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December 13, 2005

some questions


Gia's article, which was the inspiration for this conversation, made specific mention of "presenters, in and out of New York, who have the power to effect change yet are unwilling to take risks." My first question is: Is that fair? Are their honorable exceptions? Is it asking too much of the "bravery" of the dance community to name names? And while we're at it: Is the press (such as it is, any more) remiss in not seeking out more experimentation? Should the press be more sympathetic toward the tender budding flowers in our midst? Or is there, as Gia suggests, too much tepid praise when artists and presenters should be aggressively challenged for their lack of boldness? Have we made a fetish out of originality and experimentation when solid, craftsmanlike work within given traditions remains a worthy goal? What's wrong with dance as entertainment? IS there a lot of experimentation, Gia's "intellectural and creative rigor," out there waiting to be discovered and presented? Are artists themselves lacking in bravery, too indebted to the system or to their mentors to take risks? What kind of risks might they taking, anyhow? Where are the experiments (other than the French conceptualists) that we should prize? If the 60's are being held up as a model, what's different now, especially since there was no money in the 60's either (tho rents were cheaper)? Is it all George Bush's fault? Will it take a revolution in the Zeitgeist far greater than one art or all the arts, the kind of society-wide, wide-eyed optitimism that prevailed in the 60's, the sense that the world could be transformed for the better and that individuals, and individual artists, could do that, to re-create experimental vitality in dance and to re-make New York into the center of the ferment -- as if that were important in the first place?! (I write as a onetime Bay Area-based Ann Halprin veteran.) These are all questions. I have my own answers, but maybe I'll save them for the same newspaper in which Gia's article appeared!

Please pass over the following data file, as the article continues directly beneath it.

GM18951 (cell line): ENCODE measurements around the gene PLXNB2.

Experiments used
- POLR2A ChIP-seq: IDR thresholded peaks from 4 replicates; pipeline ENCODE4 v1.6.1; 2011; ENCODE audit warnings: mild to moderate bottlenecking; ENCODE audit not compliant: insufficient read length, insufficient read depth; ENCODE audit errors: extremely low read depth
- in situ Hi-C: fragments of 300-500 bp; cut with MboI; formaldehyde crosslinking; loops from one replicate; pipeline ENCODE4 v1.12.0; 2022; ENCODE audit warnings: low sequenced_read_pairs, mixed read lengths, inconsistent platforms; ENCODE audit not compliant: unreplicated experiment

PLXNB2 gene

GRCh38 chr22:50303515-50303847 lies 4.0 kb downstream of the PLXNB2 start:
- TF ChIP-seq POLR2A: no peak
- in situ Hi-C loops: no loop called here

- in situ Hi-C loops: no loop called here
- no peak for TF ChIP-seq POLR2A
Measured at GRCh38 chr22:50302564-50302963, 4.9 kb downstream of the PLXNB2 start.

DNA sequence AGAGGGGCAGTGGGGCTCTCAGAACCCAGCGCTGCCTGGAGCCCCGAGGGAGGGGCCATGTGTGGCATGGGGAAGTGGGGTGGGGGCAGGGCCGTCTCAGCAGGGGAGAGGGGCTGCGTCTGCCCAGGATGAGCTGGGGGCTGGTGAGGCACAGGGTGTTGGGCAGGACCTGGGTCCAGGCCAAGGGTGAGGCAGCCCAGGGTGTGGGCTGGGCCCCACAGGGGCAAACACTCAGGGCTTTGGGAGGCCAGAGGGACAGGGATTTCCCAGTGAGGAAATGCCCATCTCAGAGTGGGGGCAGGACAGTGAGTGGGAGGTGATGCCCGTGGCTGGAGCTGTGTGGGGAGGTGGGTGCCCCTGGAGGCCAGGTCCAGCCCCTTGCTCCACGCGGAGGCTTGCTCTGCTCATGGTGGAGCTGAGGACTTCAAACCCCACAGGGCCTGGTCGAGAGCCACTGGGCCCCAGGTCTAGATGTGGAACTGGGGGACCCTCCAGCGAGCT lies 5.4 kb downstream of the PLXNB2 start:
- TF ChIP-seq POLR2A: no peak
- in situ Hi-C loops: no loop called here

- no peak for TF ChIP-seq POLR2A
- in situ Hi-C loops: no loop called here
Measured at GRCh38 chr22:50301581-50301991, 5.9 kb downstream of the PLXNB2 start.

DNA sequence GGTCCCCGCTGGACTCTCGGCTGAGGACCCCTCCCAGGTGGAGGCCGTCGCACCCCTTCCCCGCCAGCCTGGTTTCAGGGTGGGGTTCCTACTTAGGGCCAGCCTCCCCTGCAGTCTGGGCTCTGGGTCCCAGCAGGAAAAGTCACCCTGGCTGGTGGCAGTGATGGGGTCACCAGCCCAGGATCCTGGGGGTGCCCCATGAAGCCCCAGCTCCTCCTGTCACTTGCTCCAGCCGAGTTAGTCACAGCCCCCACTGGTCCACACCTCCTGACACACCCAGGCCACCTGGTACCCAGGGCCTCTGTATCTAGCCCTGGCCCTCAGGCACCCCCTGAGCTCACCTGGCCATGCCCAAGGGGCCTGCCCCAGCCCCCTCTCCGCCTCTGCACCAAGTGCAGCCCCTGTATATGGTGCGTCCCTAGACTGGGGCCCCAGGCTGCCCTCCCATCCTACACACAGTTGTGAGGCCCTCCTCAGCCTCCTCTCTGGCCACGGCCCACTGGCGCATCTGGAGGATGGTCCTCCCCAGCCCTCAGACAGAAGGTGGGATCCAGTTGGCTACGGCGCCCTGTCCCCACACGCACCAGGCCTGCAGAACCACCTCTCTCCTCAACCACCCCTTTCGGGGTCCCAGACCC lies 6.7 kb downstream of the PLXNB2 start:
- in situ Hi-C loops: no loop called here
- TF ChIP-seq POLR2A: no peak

Posted by at December 13, 2005 10:08 AM


I'd like to think that there are indeed exceptions to Kourlas's charge of un-brave Safety In Presenting. Risky programming for its own sake would,in most places, qualify as economically reckless. However that does not mean we (presenters of dance) don't or won't take risks. Many of us curate our seasons and ancillary community activities based on organizational mission and curatorial goals. We are not just booking by the seat of our Safety Pants.

Many presenters are less adventuresome in their programming than I would personally prefer. But it is problematic to lump presenters into a single, disappointing category. Look at what is happening at the Wexner, the Walker, Jacob's Pillow, ADF, the Krannert...an incomplete list but one that points at continued investments in creativity in the field. Are there enough of these presenters? Of course not. Are we as fully capitalized as we'd like. Hardly. But we're out here beyond the Hudson.

I was recently in Lafayette, Indiana with the Cunningham Company. In over 50 years, they had never been invited to Purdue. The presenter there -- and I will name names, Todd Wetzel -- is attempting to develop a stronger and more vibrant dance presence on his performance series. He took a huge risk at the box office in order to introduce Cunningham's work to his audience. Only he can tell you if he felt it paid off, but if you ask me, in a small central Indiana town at an engineering and ag school, that was gutsy programming.

Posted by: Bonnie Brooks at December 13, 2005 3:18 PM


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